(OK We’re going to start with you saying your name and spell it)

My name is Dee Gardner, spelled Dee Gardner.

(Lets start with sort of a definition of reading….)

OK, um, reading has been investigated in number of different ways.  Um, one is from a cognitive perspective, um, as psychological perspective, a, it’s been viewed from a social perspective, and I think that the differences there are in emphasis more that anything.  In a cognitive view of reading we ‘re looking at processes, underlying processes that are taking place when someone is actually acquiring literacy, reading and writing skills.  And from a social perspective we might be looking at more the uh context um of reading.  The imputs, um, uh, the motivation to read.  And um a lot of times these become convoluted actually in our discussions about reading.  Sometimes we have become heavy into the social side, or the cognitive side, and we need to understand that it’s really both sides that are coming into play when we are talking about reading.  Um, and-just another comment about, uh, this whole notion of reading being a cognitive process.  Societies don’t have a brain.  Societies are groups of people.  Individuals have brains.  Individuals learn how to read, not societies.  But reading literacy is, has a social impact, and also is influenced by society and culture.  And so that’s a distinction I’d like to, that is important to me to make.

(So tell me, when were talking about the cognitive side of reading…)

Sure.  I think some of the underlying processes of reading that are very important to understand, there is this relationship, um, between print, um, between recognizing words, and recognizing them at a high degrees of fluency and accuracy.  Um, Also this a notion of working memory, and we always speak in metaphors when we talk about these things.  But the idea is that short term, or working memory, is limited capacity.  That we can only keep in our minds at one time, so to speak, a certain amount of information.  That we can overload our working memory, and we’ve all had that experience, uh, cramming for tests for example.  But working memory, um, comes into play in reading in the sense that, because it’s limited capacity, uh, we need to be able to recognize words of high frequency very rapidly and accurately so that we can devote whatever extra time we have left over to higher order processes.  Processes of, of bringing background knowledge and making meaning, those kinds of things.  Um If our underlying processes, basic processes, of word recognition are deficient, then we spend most of our energy, our working memory capacity, just trying to disambiguate the printed word.  Um And therefore we’re not, we don’t have a lot left over for higher order thinking and meaning making and those kinds of things.  So it’s this really unique balance, um, and maybe, perhaps, the difference between the notions of a learning to read and reading to learn is, is there also.  That when we’re learning to read, we have to have a critical mass of these a bottom level skills available, um, or we will not be able to, um, incorporate the higher order skills in, in making meaning and comprehension.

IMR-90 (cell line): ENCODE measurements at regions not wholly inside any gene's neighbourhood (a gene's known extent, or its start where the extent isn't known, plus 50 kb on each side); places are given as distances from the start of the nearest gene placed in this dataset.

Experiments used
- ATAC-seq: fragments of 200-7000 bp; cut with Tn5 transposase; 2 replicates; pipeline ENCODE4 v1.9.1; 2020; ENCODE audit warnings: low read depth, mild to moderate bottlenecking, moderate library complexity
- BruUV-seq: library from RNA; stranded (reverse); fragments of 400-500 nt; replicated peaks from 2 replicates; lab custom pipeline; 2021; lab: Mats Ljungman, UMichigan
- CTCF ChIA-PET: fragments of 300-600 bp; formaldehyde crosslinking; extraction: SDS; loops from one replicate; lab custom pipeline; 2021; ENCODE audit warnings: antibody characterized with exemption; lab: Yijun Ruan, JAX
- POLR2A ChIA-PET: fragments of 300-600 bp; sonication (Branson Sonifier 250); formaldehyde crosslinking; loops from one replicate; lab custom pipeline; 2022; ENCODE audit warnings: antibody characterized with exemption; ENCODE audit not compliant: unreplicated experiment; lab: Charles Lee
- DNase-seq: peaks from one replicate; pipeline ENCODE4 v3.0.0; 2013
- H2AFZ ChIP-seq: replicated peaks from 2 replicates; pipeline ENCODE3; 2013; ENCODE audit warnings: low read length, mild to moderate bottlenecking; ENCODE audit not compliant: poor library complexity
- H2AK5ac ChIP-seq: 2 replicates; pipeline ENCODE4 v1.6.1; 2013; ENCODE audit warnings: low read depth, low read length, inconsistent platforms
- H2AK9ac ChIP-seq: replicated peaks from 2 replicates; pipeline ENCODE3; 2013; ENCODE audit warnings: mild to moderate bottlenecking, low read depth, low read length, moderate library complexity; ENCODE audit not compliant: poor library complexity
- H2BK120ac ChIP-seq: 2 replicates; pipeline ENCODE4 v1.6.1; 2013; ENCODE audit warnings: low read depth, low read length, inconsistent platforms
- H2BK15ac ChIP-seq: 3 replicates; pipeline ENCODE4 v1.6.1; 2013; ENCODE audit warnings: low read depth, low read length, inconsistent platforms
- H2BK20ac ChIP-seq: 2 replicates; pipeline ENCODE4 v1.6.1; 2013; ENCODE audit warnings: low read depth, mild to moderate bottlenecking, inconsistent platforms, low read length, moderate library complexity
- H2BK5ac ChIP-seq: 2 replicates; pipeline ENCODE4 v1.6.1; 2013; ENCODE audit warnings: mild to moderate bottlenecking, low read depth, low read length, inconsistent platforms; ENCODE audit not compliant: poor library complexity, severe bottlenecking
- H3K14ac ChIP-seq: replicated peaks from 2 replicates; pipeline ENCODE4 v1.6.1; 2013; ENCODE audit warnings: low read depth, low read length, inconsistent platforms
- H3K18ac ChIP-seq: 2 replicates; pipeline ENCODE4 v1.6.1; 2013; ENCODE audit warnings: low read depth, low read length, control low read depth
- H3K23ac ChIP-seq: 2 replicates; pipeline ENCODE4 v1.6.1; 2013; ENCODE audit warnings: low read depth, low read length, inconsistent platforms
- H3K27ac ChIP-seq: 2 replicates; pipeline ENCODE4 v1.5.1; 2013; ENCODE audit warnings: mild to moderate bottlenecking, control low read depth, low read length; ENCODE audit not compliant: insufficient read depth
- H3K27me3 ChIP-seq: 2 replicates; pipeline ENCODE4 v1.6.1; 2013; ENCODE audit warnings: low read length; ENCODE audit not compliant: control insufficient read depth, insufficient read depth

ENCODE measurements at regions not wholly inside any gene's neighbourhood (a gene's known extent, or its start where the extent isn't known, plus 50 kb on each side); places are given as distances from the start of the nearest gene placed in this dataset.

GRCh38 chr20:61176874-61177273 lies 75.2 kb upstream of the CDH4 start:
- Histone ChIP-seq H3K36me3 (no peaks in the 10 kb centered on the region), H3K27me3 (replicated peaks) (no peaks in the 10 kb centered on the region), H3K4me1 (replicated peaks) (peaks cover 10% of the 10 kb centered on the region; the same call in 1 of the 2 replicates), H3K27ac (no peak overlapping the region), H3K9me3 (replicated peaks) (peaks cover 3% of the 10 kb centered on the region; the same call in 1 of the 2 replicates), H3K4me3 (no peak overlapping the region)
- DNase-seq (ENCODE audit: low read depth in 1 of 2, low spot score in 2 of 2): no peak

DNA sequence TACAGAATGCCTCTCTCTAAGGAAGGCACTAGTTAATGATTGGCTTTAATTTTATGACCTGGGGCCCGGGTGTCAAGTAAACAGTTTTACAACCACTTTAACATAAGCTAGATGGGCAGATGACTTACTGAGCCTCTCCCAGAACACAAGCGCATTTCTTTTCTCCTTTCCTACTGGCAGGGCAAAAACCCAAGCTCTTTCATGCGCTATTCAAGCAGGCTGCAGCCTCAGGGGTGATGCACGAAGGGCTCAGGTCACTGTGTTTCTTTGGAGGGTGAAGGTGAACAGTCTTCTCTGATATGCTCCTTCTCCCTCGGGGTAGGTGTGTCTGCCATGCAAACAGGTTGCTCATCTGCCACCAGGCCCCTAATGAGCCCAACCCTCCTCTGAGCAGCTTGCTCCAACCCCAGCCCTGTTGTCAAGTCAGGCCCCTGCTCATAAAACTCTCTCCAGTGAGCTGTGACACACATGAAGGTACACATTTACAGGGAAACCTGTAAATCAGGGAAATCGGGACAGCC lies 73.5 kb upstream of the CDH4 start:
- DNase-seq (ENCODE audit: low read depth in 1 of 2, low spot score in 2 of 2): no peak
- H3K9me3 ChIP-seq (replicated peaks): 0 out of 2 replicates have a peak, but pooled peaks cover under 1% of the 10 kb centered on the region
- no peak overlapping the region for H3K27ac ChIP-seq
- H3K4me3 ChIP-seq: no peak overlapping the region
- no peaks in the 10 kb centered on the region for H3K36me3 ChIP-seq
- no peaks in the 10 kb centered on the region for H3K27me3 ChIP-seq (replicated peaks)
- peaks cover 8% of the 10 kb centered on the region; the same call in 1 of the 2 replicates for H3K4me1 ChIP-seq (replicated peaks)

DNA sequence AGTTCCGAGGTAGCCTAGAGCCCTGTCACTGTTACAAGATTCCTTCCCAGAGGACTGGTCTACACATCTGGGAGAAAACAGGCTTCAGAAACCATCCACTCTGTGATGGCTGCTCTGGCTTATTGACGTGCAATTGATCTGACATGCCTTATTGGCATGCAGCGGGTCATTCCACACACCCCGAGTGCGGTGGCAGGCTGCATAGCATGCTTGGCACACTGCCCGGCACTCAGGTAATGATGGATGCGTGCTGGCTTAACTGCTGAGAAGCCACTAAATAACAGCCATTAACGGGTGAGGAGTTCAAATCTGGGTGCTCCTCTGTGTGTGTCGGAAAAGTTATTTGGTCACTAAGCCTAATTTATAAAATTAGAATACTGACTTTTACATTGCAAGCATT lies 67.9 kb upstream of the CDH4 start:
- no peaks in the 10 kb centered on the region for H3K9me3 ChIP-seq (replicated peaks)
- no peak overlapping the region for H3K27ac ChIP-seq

(What do you want teachers to understand about second language…)?

OK.  The difference between a first language reading and second language reading is an interesting question.  Many of the basic underlying a processes are the same.  Uh, and we, we know that from experimentation and years of experience, and educators understand that.  But there are some unique differences that occur and it has to do with what we bring to the table, so to speak, in the reading event.  Um, First language readers, those children who are learning to read in their first language, for example, have a broad and, a broad based, orally based, vocabulary that they can use to tie meaning in a to the printed word.  When they are able to decode, or understand a written word, they’re also able to rapidly attach meaning to many of those words.  Whereas a second language reader may be able to even pronounce a word, but has, does not have that orally based vocabulary to tie meaning into that recognized word, for example.  And so that’s one major difference.  Um, the other is a, can I just stop here for just a second?  I’ve got to think for just a minute.

(Yeah, no problem)

I get thinking about other things in my life here you know, another concept.

(This is on video)

So, first and second language reading.  OK.  You this is an interesting, oh you’re not taping me right now are you?
This is an interesting question too because second language reading is huge.  Uh, it depends on the background of the learner; it depends on their age of acquisition.  It depends on, and so it’s kind of, I’m just assuming, I’m taking the premise of first grade, second grade kids, is that OK to do that, I mean.

(If you wanted to talk more of the topics….)

OK, just let me think of two more things here.  OK.  I’m ready.